Oftentimes when students are assigned homework the problems are assigned in blocks of the same type of problem. Initially, when learning a new concept this type of repetition is very helpful however when it comes to studying for the test it is not. When doing 10 of the same problem in a row it is easy to go on 'auto pilot' where you are no longer thinking critically about the problem and how it fits into the larger whole of what you are learning. Those particular problems just represent a small slice of the pie and without tying it together with the whole meal of the chapter, the individual concepts are quickly forgotten. So, alternatively, when studying for a test try to practice the problems in a more random order for greater comprehension and retention.
Finals are around the corner and another strategy is reviewing your old quizzes and tests. What you want to do is not just look at the tests, but rather, cover up the worked out solutions with a piece of paper and try solving the tougher ones again. Just looking at the work you did previously is not as effective as actually working through the steps again. Hope you find these ideas useful. Let me know how they are working for you!
As a child we learn rapidly because everything is new to us and we are curious as to how it all works, right? We repeat the same things over and over to see if we get the same results and it helps us learn and remember. We do all this naturally as a child but somehow for many students that natural curiosity is buried. It may not have been a student's idea to learn factoring, trigonometric identities, or the surface area of a cone so there is a subtle resistance that slows down or may even inhibit the learning process. Try for a moment to 'pretend' that it actually was your idea and 'become' curious as to why math works the way it does. How can one do this? See what happens if you change one of the numbers in the problem. How does that alter the result? How about changing that positive to a negative? What does that do? How about working the problem backwards from the end to the beginning. If you are factoring follow that up by foiling. Check your results by substituting them back in. Why does it make the equation true? In conclusion, try to be more curious. Explore this transitive property(law of syllogism): if you are more curious then math becomes more interesting, if math becomes more interesting then you have more fun doing math, if you have more fun doing math, then math becomes easier, if math becomes easier, your math grade becomes higher, if your math grade becomes higher then your self confidence will grow, if your self confidence grows then you will realize that you have untapped potential, if you realize you have untapped potential then you will realize that you are on your way to accomplishing your goals and will enjoy doing so because your curiosity has made you aware of how interesting life is. Wow! It might even be true but I only guarantee up to the increased math score : ) Please let me know of your experiences and results if you try this process.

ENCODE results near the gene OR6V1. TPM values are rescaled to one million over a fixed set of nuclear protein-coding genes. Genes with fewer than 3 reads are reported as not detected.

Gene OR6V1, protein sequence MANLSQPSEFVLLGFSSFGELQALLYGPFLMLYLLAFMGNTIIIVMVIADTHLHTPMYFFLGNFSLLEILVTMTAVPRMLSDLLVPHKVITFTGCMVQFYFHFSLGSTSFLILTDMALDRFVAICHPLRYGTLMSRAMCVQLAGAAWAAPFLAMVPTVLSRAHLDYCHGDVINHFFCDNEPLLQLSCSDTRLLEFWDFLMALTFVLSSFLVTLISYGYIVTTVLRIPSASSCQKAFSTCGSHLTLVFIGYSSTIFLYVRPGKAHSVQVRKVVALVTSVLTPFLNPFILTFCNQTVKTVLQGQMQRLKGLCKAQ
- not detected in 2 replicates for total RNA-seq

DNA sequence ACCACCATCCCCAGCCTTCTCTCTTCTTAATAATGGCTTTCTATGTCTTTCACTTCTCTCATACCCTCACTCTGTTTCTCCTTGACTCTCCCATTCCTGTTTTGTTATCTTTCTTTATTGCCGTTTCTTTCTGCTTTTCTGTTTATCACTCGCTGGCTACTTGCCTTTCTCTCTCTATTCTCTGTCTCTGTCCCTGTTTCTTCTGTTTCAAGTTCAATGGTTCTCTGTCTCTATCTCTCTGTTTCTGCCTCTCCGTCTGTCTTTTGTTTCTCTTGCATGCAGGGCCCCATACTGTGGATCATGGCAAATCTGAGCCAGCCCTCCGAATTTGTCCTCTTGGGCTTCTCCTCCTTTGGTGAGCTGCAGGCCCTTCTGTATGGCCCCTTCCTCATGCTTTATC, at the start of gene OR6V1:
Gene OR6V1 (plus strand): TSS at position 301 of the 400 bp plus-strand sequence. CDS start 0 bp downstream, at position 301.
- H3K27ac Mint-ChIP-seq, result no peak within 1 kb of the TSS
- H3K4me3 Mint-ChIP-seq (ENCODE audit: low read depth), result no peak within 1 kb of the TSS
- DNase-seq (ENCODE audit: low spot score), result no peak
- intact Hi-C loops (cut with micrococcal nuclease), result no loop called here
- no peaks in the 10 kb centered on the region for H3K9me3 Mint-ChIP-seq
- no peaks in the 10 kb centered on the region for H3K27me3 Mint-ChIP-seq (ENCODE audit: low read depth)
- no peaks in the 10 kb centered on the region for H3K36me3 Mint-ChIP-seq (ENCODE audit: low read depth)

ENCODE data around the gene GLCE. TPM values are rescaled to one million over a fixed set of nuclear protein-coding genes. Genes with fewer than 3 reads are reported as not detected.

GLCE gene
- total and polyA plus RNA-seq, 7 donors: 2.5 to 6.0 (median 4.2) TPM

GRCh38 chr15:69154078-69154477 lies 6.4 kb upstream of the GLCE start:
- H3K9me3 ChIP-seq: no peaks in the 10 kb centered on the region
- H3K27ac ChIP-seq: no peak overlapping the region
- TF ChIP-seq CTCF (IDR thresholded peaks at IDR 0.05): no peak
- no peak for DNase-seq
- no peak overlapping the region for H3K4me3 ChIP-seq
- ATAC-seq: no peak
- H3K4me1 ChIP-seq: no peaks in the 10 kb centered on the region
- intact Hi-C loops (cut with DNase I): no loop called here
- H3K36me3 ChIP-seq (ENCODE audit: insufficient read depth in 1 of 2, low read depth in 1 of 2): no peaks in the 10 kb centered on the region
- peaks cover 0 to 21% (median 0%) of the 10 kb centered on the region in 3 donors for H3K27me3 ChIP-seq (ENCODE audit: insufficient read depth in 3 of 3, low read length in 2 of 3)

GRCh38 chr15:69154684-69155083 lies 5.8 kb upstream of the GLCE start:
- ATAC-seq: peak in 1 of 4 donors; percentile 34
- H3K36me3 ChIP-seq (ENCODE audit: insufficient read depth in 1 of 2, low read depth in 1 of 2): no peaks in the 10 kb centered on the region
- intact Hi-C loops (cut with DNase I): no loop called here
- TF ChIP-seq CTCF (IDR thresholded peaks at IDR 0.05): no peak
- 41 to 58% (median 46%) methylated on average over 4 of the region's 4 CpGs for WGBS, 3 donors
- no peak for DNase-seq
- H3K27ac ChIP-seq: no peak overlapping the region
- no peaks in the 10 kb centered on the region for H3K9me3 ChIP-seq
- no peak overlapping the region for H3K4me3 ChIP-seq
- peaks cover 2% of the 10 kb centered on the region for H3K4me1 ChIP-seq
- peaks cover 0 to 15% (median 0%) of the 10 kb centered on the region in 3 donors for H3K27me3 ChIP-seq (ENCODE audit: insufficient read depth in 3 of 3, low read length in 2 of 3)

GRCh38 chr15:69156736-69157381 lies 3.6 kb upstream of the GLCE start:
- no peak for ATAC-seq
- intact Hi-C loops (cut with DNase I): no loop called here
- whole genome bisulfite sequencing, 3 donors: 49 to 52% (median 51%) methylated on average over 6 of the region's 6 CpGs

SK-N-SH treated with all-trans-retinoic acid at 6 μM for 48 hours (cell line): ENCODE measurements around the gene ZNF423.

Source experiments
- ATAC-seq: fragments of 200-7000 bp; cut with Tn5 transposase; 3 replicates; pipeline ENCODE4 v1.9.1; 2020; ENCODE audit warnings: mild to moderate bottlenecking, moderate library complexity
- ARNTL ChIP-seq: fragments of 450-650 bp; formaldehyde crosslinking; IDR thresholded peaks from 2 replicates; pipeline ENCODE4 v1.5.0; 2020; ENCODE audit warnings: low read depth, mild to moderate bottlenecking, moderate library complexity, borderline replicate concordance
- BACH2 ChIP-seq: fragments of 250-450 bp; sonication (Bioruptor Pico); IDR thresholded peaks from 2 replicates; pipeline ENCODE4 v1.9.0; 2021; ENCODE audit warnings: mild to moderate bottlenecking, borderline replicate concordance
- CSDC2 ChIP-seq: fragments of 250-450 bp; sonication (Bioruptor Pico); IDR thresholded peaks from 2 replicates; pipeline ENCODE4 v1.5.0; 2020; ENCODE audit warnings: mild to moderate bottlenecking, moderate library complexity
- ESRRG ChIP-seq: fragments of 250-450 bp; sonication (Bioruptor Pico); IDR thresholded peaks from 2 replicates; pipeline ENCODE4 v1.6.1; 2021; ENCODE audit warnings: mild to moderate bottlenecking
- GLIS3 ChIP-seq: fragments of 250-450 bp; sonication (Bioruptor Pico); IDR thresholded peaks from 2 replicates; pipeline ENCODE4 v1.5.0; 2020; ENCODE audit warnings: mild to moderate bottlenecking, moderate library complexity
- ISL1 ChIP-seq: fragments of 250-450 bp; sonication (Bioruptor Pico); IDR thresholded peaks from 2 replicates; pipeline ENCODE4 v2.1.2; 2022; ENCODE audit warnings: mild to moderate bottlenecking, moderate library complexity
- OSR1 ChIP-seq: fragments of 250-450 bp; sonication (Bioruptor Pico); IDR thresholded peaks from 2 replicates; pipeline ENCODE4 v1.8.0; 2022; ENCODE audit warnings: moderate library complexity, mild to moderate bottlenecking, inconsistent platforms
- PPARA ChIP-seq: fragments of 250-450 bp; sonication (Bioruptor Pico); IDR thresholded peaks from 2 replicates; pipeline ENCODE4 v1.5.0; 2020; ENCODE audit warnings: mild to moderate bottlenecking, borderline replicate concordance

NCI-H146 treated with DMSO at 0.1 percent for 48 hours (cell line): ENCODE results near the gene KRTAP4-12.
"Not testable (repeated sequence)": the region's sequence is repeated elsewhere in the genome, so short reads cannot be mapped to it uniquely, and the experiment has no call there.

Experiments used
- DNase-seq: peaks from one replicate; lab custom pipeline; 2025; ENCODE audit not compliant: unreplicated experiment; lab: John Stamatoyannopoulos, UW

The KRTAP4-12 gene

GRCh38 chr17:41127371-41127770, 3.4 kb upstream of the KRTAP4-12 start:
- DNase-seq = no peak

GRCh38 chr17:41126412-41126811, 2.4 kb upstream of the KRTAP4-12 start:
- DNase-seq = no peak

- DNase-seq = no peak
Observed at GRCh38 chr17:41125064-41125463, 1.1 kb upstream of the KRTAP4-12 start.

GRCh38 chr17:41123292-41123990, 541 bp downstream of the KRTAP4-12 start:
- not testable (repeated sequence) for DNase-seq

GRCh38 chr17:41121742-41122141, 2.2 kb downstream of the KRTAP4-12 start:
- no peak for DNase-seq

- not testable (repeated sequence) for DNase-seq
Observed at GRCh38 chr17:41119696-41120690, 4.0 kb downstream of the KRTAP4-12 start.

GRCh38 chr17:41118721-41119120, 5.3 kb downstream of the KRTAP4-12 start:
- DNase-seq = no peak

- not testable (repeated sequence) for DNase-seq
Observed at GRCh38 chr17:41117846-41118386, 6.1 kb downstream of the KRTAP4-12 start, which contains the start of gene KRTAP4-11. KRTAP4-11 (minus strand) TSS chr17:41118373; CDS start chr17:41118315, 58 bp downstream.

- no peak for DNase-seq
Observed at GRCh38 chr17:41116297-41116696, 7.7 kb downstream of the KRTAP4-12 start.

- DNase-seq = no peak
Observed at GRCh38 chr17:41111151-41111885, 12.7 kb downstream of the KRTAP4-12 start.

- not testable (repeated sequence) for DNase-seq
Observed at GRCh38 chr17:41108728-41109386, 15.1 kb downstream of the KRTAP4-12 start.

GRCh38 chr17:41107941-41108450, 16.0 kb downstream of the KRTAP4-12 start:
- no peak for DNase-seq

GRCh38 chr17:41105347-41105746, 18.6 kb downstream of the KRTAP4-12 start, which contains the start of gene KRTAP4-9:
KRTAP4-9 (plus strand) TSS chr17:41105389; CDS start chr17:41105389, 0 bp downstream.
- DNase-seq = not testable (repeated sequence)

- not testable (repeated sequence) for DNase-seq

In one sentence: create your own math problems then solve them.
Oftentimes students are thinking, "I wonder what problems the teacher is going to put on the test?" Think about the problems that you hope are not on the test and start creating exactly these same problems yourself. Just the process of creating the problems will help you to think through the whole process more clearly and will help you in recognizing what is being asked and what is needed. Then when you actually solve the problem you will have that type of problem down and it will become a part of your growing math skills.
Everyone enjoys a good story. Through storytelling we can learn and it helps us more easily to remember too. Just a short true tale here about how to make time for math or any subject for that matter. When I was in 9th grade in high school I made friends with a fellow classmate who aside from being really good at school was incredibly strong. One day he happened to share his studying and workout methods and I never forgot it. Very simply, he would do a set of repetitions with his weights then while allowing some time for his muscles to recover he would do some math problems or other school work. Then he would go back to his weights, back and forth like that. When he was resting his mind he was working his muscles but when he was working his mind he was resting his muscles. At 14 or 15 years old he was stronger than most any adult and simultaneously at the top of his classes as well. So you don't have to be a fitness fanatic but I'll bet you there is a way to make time to make better progress with your math. Not everyone desires to be a mathematician but a certain proficiency in math is required for most college degree programs so find a way to make it work!
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